Country's Election Commission says that with half of the ballots counted, former FM remains in the lead with 44 percent of the vote More

Russia-Ukraine Crisis Could Trigger Cyber War

As tensions between Kyiv and Moscow escalate, so too has frequency of online attacks targeting government, news and financial sites More

This forum has been closed.
Comments
     
There are no comments in this forum. Be first and add one

Featured Videos

Your JavaScript is turned off or you have an old version of Adobe's Flash Player. Get the latest Flash player.
Ukraine, Russia, United in Faith, Divided in Politicsi
X
Michael Eckels
April 19, 2014
There is a strong historical religious connection between Russia and Ukraine. But what role is religion playing in the current conflict? In the run-up to Easter, Michael Eckels in Moscow reports for VOA.
Video

Video Ukraine, Russia, United in Faith, Divided in Politics

There is a strong historical religious connection between Russia and Ukraine. But what role is religion playing in the current conflict? In the run-up to Easter, Michael Eckels in Moscow reports for VOA.
Video

Video Face of American Farmer is Changing

The average American farmer is now 58 years old, and farmers 65 and older are the fastest growing segment of the population. It’s a troubling trend signaling big changes ahead for American agriculture as aging farmers retire. Reporter Mike Osborne says a new report from the U.S. Census Bureau is suggesting what some of those changes might look like... and why they might not be so troubling.
Video

Video Donetsk Governor: Ukraine Military Assault 'Delicate But Necessary'

Around a dozen state buildings in eastern Ukraine remain in the hands of pro-Russian protesters who are demanding a referendum on self-rule. The governor of the whole Donetsk region is among those forced out by the protesters. He spoke to VOA's Henry Ridgwell from his temporary new office in Donetsk city.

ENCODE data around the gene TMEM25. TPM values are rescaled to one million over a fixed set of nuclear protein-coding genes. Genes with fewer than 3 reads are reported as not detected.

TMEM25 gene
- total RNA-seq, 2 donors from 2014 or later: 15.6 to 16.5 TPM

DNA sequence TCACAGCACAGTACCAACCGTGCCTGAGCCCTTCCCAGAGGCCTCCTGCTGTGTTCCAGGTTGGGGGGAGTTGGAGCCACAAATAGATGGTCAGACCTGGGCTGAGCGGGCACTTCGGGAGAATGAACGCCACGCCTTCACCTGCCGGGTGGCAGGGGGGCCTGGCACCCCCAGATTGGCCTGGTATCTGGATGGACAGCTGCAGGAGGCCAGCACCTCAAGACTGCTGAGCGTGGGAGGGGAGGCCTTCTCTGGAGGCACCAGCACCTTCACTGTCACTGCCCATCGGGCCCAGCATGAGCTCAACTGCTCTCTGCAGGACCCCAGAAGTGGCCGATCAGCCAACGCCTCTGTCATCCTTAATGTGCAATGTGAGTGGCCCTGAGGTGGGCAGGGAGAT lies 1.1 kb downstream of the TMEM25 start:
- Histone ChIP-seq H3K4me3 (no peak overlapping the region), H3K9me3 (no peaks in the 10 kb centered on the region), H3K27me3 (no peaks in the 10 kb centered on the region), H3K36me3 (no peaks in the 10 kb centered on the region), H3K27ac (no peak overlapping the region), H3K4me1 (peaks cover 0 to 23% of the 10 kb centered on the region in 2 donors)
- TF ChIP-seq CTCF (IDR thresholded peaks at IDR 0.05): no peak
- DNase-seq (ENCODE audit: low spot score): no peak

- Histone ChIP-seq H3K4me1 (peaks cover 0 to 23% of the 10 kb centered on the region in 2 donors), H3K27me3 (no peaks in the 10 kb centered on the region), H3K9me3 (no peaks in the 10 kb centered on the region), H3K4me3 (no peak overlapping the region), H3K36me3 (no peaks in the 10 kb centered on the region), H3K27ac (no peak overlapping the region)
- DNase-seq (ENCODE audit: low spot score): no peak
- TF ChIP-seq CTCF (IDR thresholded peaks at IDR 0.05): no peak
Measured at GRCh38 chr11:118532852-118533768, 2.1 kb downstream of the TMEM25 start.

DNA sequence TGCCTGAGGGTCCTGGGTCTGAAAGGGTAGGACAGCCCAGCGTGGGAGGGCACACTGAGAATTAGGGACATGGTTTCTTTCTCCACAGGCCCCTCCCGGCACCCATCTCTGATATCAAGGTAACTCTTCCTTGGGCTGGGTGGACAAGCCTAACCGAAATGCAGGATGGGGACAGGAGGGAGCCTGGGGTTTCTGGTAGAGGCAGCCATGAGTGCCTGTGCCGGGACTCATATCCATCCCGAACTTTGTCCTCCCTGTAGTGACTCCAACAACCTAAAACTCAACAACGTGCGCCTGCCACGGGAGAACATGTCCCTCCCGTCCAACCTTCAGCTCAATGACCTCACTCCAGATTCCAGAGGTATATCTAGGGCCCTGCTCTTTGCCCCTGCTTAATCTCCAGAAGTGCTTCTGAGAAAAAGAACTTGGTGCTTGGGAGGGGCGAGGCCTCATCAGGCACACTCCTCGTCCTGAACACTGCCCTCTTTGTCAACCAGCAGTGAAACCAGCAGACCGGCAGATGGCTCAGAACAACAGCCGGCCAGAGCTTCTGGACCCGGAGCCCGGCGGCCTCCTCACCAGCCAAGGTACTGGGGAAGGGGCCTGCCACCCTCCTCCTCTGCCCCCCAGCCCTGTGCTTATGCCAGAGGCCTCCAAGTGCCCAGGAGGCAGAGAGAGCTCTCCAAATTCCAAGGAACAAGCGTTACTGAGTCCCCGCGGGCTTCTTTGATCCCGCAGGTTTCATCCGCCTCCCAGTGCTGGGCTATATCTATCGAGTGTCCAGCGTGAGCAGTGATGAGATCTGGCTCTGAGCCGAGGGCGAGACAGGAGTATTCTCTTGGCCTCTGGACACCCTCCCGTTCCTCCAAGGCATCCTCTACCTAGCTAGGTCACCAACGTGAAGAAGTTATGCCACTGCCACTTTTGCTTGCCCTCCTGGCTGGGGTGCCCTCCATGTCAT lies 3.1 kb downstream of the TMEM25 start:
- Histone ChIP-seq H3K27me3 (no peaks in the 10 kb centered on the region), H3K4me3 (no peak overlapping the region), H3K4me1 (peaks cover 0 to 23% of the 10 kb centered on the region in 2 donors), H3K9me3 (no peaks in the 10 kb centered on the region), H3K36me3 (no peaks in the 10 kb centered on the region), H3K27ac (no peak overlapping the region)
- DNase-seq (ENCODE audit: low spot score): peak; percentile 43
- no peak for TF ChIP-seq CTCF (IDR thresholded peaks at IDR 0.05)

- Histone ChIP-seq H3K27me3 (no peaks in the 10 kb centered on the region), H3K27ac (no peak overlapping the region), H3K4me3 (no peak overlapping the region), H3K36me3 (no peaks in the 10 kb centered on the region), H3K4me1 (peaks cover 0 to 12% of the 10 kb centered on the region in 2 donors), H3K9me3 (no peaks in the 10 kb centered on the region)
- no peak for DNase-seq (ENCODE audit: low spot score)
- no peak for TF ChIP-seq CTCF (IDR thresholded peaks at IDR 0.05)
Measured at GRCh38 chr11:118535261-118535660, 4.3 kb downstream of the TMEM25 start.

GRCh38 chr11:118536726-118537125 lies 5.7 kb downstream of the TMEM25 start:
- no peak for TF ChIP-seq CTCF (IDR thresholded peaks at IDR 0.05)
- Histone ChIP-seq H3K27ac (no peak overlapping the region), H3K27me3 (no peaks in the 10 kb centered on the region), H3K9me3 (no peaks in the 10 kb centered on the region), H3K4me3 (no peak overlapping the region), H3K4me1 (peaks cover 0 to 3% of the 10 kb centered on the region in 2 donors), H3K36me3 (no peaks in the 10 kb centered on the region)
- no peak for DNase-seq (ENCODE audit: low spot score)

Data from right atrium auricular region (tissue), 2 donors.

Video

Video Drones May Soon Send Data From High Seas

Drones are usually associated with unmanned flying vehicles, but autonomous watercraft are also becoming useful tools for jobs ranging from scientific exploration to law enforcement to searching for a missing airliner in the Indian Ocean. VOA’s George Putic reports on sea-faring drones.
Video

Video New Earth-Size Planet Found

Not too big, not too small. Not too hot, not too cold. A newly discovered planet looks just right for life as we know it, according to an international group of astronomers. VOA’s Steve Baragona has more.
Video

Video Copts in Diaspora Worry About Future in Egypt

Around 10 percent of Egypt’s population belong to the Coptic faith, making them the largest Christian minority in the Middle East. But they have become targets of violence since the revolution three years ago. With elections scheduled for May and the struggle between the Egyptian military and Islamists continuing, many Copts abroad are deeply worried about the future of their ancient church. VOA religion correspondent Jerome Socolovsky visited a Coptic church outside Washington DC.
Video

Video Critics Say Venezuelan Protests Test Limits of Military's Support

During the two months of deadly anti-government protests that have rocked the oil-rich nation of Venezuela, President Nicolas Maduro has accused the opposition of trying to initiate a coup. Though a small number of military officers have been arrested for allegedly plotting against the government, VOA’s Brian Padden reports the leadership of the armed forces continues to support the president, at least for now.
Video

Video More Millenials Unplug to Embrace Board Games

A big new trend in the U.S. toy industry has more consumers switching off their high-tech gadgets to play with classic toys, like board games. This is especially true among the so-called millenial generation - those born in the 1980's and 90's. Elizabeth Lee has more from an unusual café in Los Angeles, where the new trend is popular and business is booming.
Video

Video Google Buys Drone Company

In its latest purchase of high-tech companies, Google has acquired a manufacturer of solar-powered drones that can stay in the air almost indefinitely, relaying broadband Internet connection to remote areas. It is seen as yet another step in the U.S. based Web giant’s bid to bring Internet to the whole world. VOA’s George Putic reports.
AppleAndroid